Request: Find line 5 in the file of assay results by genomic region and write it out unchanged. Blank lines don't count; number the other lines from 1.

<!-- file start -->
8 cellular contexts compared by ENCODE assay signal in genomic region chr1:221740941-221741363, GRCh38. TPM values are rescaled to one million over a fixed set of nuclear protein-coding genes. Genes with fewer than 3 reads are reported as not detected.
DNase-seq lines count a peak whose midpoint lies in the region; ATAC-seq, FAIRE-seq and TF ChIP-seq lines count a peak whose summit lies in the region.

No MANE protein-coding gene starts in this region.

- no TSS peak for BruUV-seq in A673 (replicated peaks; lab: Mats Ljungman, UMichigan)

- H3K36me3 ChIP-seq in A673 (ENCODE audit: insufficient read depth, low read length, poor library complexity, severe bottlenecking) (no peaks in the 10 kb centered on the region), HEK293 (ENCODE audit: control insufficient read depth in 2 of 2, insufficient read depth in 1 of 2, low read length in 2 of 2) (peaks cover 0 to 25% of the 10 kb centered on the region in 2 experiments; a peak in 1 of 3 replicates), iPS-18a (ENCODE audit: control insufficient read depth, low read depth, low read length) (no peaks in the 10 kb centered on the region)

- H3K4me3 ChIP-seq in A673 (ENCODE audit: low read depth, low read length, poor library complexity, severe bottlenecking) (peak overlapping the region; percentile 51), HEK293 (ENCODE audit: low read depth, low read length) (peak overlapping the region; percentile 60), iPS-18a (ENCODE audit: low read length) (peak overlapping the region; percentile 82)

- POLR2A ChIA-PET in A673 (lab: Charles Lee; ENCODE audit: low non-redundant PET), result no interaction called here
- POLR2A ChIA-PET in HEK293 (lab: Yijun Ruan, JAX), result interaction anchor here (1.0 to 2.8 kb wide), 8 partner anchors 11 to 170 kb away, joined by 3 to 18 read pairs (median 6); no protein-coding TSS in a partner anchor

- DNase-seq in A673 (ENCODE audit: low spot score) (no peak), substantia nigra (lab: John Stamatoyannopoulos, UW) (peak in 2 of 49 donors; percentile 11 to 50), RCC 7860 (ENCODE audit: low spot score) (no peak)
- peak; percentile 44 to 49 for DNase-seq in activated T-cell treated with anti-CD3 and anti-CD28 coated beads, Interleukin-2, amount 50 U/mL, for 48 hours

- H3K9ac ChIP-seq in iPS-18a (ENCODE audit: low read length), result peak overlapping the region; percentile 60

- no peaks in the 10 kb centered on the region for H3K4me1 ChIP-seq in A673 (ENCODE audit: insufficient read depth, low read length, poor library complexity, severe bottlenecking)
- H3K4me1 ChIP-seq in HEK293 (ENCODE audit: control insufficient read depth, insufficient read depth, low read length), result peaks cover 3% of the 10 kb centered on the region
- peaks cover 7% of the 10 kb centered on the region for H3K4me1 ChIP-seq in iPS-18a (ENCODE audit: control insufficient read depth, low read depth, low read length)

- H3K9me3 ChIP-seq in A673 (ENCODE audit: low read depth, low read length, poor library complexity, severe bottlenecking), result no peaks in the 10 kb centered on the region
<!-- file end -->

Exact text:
- H3K36me3 ChIP-seq in A673 (ENCODE audit: insufficient read depth, low read length, poor library complexity, severe bottlenecking) (no peaks in the 10 kb centered on the region), HEK293 (ENCODE audit: control insufficient read depth in 2 of 2, insufficient read depth in 1 of 2, low read length in 2 of 2) (peaks cover 0 to 25% of the 10 kb centered on the region in 2 experiments; a peak in 1 of 3 replicates), iPS-18a (ENCODE audit: control insufficient read depth, low read depth, low read length) (no peaks in the 10 kb centered on the region)